Emily Strasser's debut book, "Half-Life of a Secret," begins with a photograph, one that hung in her grandparents' lake house: It's of her grandfather, George, (who died before Strasser was born) standing in front of a mushroom cloud made by a nuclear blast.
Strasser thought little of it until years later when it occurred to her that perhaps, "the world wasn't as it had appeared," for the image didn't correspond to the idyll her grandparents had built: long summer days swimming with cousins, catching sunfish and watching the "mirror-still lake" as "a heron rose like a ghost from the opposite shore, crossed the distance with steady, slow wingbeats, and landed on our dock."
And so begins this beautiful, nimble excavation of a family photograph and the fallout of its legacy.
George lived and worked as a scientist in Oak Ridge, Tenn., one of three cities secretly built to develop the atomic bomb. To make such a town, farmers were removed from the land, and before them, sharecroppers, Cherokee and others "who'd loved and lost this land."
Strasser asks of her family, her country: "What is it to love a home founded on such violence for the sake of further violence?" Strasser's main barrier is that the person she seeks to understand — George — can't speak for himself, so she turns to the evidence he left behind.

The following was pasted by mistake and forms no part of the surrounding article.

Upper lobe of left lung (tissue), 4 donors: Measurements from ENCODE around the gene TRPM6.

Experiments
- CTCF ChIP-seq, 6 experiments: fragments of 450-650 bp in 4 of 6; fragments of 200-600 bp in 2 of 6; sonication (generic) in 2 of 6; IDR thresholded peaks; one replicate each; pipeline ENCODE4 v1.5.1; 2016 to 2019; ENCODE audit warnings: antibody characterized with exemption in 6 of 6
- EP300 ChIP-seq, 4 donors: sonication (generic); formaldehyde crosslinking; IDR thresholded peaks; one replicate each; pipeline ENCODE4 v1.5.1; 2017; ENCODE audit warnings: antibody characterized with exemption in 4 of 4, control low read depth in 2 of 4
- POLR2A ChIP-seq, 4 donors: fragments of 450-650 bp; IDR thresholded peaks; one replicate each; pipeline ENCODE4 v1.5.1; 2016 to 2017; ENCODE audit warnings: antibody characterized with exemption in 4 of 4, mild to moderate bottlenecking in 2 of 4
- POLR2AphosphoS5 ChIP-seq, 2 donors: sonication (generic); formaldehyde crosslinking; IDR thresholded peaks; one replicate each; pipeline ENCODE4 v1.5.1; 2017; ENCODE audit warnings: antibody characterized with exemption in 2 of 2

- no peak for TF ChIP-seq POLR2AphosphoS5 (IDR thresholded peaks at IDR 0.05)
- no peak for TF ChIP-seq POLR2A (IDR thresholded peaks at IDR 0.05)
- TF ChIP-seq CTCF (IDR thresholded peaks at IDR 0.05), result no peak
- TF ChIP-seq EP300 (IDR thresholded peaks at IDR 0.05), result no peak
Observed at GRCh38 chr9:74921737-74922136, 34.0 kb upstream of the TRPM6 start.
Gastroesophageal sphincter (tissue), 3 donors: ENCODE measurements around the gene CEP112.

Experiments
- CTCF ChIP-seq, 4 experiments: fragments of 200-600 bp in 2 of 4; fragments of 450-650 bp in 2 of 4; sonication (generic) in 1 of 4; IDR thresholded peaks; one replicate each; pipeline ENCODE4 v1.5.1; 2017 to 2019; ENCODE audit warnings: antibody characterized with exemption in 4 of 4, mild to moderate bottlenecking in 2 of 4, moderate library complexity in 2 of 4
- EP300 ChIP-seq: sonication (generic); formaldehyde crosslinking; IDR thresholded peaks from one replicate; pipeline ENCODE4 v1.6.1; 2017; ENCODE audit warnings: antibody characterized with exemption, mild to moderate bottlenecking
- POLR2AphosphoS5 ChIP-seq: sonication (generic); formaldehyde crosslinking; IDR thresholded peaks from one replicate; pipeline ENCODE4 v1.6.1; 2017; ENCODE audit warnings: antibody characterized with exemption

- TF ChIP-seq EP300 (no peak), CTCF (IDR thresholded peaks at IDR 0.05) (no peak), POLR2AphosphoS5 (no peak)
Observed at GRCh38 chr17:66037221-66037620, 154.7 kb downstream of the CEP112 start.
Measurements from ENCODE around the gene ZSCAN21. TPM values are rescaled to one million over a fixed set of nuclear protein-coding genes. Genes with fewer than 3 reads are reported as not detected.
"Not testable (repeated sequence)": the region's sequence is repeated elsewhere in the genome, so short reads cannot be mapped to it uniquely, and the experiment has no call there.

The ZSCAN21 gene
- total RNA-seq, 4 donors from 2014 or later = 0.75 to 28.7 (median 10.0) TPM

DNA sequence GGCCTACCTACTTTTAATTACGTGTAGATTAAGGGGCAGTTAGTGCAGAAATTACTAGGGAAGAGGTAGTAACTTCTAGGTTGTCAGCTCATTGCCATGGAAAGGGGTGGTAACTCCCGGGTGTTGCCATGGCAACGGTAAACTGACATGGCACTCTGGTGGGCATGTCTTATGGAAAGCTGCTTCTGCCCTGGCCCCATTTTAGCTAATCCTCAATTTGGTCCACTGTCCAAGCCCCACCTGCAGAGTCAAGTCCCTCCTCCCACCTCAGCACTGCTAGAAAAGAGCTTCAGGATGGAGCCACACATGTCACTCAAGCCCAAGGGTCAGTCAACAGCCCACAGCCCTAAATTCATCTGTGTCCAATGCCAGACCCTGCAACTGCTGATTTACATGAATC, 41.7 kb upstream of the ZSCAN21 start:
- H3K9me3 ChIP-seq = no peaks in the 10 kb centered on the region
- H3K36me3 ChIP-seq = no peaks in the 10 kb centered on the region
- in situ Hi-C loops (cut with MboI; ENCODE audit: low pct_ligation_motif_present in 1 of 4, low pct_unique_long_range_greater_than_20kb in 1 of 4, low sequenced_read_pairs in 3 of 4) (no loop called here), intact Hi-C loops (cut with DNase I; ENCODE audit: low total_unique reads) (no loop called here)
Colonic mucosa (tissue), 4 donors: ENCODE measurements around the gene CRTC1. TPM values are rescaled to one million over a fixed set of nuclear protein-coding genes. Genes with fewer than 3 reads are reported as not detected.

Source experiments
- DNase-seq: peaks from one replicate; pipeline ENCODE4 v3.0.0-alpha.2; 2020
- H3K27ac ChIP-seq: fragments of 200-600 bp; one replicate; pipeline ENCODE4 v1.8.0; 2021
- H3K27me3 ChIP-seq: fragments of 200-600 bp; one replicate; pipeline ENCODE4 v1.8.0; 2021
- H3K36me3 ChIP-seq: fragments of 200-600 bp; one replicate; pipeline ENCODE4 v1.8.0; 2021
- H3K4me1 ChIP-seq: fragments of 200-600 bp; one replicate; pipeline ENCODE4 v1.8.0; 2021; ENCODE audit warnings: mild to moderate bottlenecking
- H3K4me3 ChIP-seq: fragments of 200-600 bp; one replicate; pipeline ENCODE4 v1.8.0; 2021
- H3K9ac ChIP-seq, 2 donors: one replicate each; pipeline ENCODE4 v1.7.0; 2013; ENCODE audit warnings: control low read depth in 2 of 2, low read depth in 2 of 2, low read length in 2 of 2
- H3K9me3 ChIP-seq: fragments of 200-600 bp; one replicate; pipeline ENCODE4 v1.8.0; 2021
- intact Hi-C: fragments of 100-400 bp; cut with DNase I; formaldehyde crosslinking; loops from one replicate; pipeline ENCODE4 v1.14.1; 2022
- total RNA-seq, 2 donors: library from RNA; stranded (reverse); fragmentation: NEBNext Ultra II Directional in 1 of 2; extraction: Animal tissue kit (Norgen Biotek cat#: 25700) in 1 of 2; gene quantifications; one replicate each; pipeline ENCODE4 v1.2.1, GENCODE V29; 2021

Thing is, Strasser can only locate the photograph in her memory, which she doesn't always trust. Not because she's an unreliable narrator, but because memory is impossible to pin down, and the secrets she's poking at don't want to be found. But poke she does.
Strasser — a graduate of the University of Minnesota MFA program — consults the archival and the autobiographical by querying not just memories of family and friends but newspapers, medical records and museums.
Each revelation, however, is encumbered by a nest of additional surprises, which feel like tiny bombs themselves, reminiscent of Sven Lindqvist's "A History of Bombing," which deploys a narrative structure mirroring the scattered path of a bomb's shrapnel.
Strasser's personal queries become global concerns and her book questions, as does Lindqvist's, the morality of aerial bombing. From Guernica to Rotterdam to Nagasaki, bombing has long been justified as a deterrence to additional violence, its positive impact superseding its negative. So Strasser consults the numbers: How many lives were saved to how many lives were lost?
She realizes quickly: "To tell a story, one must decide what counts and in what order." Meaning, whose lives were saved, whose were lost, and why.
Was it better / easier / more justified to annihilate the "Asian other" in Hiroshima than it was to destroy the (white, middle-class-looking) mannequins as was done at the Nevada Proving Grounds she visits? And what of the subsequent deaths, she wonders, those perhaps caused by the "toxic wastes burial grounds" in Oak Ridge or the fallout from radioactive dust?
Strasser's prose reaches beyond the straits normally reserved for academic presses in which this book was published, and her patience against some of the biggest ethical questions humans face is a thing of great strength. A profound debut of memory, research and imagination that mines conflicts of heart and intellect.
Kerri Arsenault is the author of "Mill Town: Reckoning With What Remains."
Half-Life of a Secret
By: Emily Strasser.
Publisher: University Press of Kentucky, 336 pages, $26.95.
Events: In conversation with Kathryn Savage, 7 p.m. April 4, Magers & Quinn, Mpls.; 6 p.m. April 24, Next Chapter Books, St. Paul.